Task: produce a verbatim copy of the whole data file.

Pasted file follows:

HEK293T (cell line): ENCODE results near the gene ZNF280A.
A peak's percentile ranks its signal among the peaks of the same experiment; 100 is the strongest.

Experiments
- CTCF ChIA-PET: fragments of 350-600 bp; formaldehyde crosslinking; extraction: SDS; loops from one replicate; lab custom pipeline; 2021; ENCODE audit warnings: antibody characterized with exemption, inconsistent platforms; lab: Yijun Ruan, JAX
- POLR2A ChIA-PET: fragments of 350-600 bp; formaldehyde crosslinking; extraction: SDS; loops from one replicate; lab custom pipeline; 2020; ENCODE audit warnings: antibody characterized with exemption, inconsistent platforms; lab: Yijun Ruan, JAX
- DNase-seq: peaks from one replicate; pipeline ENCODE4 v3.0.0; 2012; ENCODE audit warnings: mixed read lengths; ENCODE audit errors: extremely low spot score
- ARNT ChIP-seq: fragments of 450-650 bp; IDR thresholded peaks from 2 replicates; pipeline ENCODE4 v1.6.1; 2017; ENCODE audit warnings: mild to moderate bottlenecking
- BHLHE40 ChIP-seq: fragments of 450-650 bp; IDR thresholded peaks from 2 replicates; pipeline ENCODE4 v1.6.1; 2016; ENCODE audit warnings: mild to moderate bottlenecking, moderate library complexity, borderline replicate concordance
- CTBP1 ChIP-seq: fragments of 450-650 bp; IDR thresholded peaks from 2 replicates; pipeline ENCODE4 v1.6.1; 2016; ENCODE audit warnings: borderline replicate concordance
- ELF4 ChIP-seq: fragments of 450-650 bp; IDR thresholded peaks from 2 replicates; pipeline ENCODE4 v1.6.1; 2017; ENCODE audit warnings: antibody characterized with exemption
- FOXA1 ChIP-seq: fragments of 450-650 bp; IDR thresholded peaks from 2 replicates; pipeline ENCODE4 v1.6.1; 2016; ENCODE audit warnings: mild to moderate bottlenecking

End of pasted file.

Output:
HEK293T (cell line): ENCODE results near the gene ZNF280A.
A peak's percentile ranks its signal among the peaks of the same experiment; 100 is the strongest.

Experiments
- CTCF ChIA-PET: fragments of 350-600 bp; formaldehyde crosslinking; extraction: SDS; loops from one replicate; lab custom pipeline; 2021; ENCODE audit warnings: antibody characterized with exemption, inconsistent platforms; lab: Yijun Ruan, JAX
- POLR2A ChIA-PET: fragments of 350-600 bp; formaldehyde crosslinking; extraction: SDS; loops from one replicate; lab custom pipeline; 2020; ENCODE audit warnings: antibody characterized with exemption, inconsistent platforms; lab: Yijun Ruan, JAX
- DNase-seq: peaks from one replicate; pipeline ENCODE4 v3.0.0; 2012; ENCODE audit warnings: mixed read lengths; ENCODE audit errors: extremely low spot score
- ARNT ChIP-seq: fragments of 450-650 bp; IDR thresholded peaks from 2 replicates; pipeline ENCODE4 v1.6.1; 2017; ENCODE audit warnings: mild to moderate bottlenecking
- BHLHE40 ChIP-seq: fragments of 450-650 bp; IDR thresholded peaks from 2 replicates; pipeline ENCODE4 v1.6.1; 2016; ENCODE audit warnings: mild to moderate bottlenecking, moderate library complexity, borderline replicate concordance
- CTBP1 ChIP-seq: fragments of 450-650 bp; IDR thresholded peaks from 2 replicates; pipeline ENCODE4 v1.6.1; 2016; ENCODE audit warnings: borderline replicate concordance
- ELF4 ChIP-seq: fragments of 450-650 bp; IDR thresholded peaks from 2 replicates; pipeline ENCODE4 v1.6.1; 2017; ENCODE audit warnings: antibody characterized with exemption
- FOXA1 ChIP-seq: fragments of 450-650 bp; IDR thresholded peaks from 2 replicates; pipeline ENCODE4 v1.6.1; 2016; ENCODE audit warnings: mild to moderate bottlenecking